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A Turramurra Vet Article

Toilet Training your Puppy in Five Simple Steps (Even When it is Raining!)

Puppy Toilet Training

Toilet Training your Puppy in Five Simple Steps (Even When it is Raining!)

by Katie Bedrossian, Pet Behaviour Consultant

Alongside managing puppy mouthing, chewing and socialisation, toilet training is a key part of raising any puppy who will spend time indoors.  However, without a few guidelines, it can cause frustration, mess and sometimes relegation to being kept outdoors, reducing social interaction.

Read below for the top 5 ways to ensure puppy toilet training goes as smoothly as possible:

  1. Be aware of normal puppy development.  Your puppy’s bladder and bowel control is not the same as a dog over 6 months of age.  Puppies less than 16 weeks old have limited ability to hold on, limited awareness of when they are full and at this age, they get distracted easily.  However, most have a natural desire to keep their bed clean.  Puppies aged between 16 weeks and 6 months have better control, but can regress and often need guidance during changes (such as during rainfall and visitors).  Despite this lack of control, training is important to ensure that good habits stick.
  2. Prevent accidents happening in the first place.  As puppies naturally like to keep their bed clean (and often a small area surrounding this) and don’t like toileting on lead, we can use this to ensure toileting accidents are less likely to occur inside.  By tethering your puppy (with a chew-proof tether) to a table or chair leg with their bed, 3-4 toys and a chew item, your puppy can’t wander off to have an accident and is also kept close to you so that you can monitor your puppy’s behaviour closely.  You can use playpens and crates in the same way, however some puppies feel more comfortable being tethered than in one of these.  An added benefit is that your puppy will think that outside is fantastic and strongly link it to toileting as that is where they get their freedom and play.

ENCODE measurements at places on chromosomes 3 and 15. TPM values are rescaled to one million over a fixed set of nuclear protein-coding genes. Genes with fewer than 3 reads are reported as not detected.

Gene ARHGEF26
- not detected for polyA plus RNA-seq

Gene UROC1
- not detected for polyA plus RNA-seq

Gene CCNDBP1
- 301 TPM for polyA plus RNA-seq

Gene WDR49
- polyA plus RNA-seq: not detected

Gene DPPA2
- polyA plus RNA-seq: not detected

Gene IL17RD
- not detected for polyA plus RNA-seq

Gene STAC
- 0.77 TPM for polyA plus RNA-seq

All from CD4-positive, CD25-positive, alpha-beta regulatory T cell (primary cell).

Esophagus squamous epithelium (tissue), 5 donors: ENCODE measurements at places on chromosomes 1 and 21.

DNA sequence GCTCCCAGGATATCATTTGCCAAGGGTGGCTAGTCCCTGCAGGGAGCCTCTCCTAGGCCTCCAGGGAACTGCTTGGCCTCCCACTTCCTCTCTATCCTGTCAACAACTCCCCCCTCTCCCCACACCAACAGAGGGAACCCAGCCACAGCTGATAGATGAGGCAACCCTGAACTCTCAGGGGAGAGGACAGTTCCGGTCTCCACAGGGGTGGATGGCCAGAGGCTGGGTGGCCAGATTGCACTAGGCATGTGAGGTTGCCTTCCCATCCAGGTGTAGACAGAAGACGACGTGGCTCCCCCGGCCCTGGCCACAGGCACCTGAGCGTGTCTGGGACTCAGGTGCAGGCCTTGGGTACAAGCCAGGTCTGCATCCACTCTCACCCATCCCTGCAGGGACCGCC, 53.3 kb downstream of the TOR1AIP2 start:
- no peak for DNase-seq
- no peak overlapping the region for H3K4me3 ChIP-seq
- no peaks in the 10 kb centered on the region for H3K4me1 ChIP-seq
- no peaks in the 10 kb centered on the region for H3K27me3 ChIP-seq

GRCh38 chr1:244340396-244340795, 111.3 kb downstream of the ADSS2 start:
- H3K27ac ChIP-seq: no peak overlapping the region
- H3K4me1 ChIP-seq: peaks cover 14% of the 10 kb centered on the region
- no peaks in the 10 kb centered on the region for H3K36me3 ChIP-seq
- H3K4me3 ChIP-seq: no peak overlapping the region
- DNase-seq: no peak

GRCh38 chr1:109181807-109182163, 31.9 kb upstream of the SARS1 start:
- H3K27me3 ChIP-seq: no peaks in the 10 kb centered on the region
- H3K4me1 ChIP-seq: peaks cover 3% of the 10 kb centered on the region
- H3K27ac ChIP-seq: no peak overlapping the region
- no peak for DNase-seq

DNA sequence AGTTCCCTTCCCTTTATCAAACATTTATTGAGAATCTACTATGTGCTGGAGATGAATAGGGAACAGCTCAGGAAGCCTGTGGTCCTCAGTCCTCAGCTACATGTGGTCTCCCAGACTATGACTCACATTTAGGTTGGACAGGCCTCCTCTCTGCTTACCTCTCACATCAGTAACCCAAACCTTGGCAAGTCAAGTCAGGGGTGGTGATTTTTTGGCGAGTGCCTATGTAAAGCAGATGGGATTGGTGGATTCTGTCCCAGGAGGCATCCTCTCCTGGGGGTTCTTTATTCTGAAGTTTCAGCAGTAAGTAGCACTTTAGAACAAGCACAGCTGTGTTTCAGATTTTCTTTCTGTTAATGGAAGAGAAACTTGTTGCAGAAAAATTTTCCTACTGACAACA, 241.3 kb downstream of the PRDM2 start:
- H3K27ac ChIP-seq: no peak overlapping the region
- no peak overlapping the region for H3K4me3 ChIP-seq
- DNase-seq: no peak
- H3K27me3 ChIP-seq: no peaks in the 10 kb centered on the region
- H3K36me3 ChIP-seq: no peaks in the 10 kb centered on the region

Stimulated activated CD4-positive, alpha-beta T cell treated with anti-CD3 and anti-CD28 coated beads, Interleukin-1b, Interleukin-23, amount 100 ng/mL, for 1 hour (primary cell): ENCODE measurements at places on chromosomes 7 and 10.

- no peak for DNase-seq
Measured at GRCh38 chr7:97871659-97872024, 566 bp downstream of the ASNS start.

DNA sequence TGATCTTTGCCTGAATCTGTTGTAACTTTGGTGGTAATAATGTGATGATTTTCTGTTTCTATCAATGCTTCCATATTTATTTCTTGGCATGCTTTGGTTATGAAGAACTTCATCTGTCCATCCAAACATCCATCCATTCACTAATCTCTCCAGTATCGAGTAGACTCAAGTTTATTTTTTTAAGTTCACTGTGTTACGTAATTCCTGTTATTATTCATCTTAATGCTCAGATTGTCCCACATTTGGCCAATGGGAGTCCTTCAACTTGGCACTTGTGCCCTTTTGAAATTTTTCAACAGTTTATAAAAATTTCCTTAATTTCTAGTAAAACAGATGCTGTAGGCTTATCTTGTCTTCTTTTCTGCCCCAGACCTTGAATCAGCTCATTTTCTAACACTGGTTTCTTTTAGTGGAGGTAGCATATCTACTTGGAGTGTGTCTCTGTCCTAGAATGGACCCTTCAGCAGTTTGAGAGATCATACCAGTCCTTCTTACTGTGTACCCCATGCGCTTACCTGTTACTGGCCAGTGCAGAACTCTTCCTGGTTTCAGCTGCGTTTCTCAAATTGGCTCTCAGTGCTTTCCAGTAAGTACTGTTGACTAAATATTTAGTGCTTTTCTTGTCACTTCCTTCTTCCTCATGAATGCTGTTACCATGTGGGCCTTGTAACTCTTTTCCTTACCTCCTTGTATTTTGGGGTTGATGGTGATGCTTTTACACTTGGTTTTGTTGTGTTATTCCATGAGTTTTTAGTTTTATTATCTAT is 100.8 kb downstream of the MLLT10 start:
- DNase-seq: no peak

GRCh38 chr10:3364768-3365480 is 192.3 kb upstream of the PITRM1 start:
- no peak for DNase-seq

3. Work out your puppy’s toileting schedule and ensure you are outside just beforehand. On average, puppies will go every 30-60 minutes when awake (more often in evenings or when more exciting things are happening), after eating, drinking, naps and vigorous play (such as after fetch or tug).  Overnight, puppies aged 8-12 weeks typically need to toilet every 4 hours, whereas from 12-16 weeks, every 6 hours. Many puppies over 16 weeks of age can sleep for 8-9 hours overnight without needing to go to the toilet.  Note down when your puppy goes (accident or not) so you can adjust the schedule as needed and set your puppy up for success!
  4. Play tug of war or fetch games outside both before and after toileting.  This is the key for rainy weather toilet training. If you wait undercover while your puppy is expected to go outside in the rain to go to the toilet, this will teach your puppy that rainy and cold weather means that it is not suitable to go outside and will therefore lead to more accidents inside. Instead, put on your raincoat and gumboots, take a tug toy out with you and act like the rain is the best thing ever! Your puppy will soon catch on.
  5. When accidents occur, calmly disengage and clean up.  Punishing a puppy for toileting accidents or even just clapping hands, verbally reprimanding or whisking them outside mid-pee can create fear in puppies to toilet in front of you. This creates big problems when you are with your puppy outside and want them to toilet, as they may hold on to avoid the reaction they got inside. It can also be a trigger for puppies to eat their own poo and to hide where they go. For some puppies, they don’t find the punishment scary, but instead a reward and it can trigger an attention seeking indoor toileting behaviour.

The majority of puppies get there in the end, but implementing the above tips can mean the difference between having a fully toilet trained puppy by 6 months of age or not. 

In rare instances, there may be a medical problem behind toilet training issues such as a urinary tract infection or ectopic ureters (a congenital problem), so if your puppy drips urine frequently or seems to have painful urination or blood present, please ensure you book a veterinary consultation. 

If you are continuing to experience toilet training difficulties, please call today to make an appointment with myself, Turramurra Veterinary Hospital’s Pet Behaviour Consultant.



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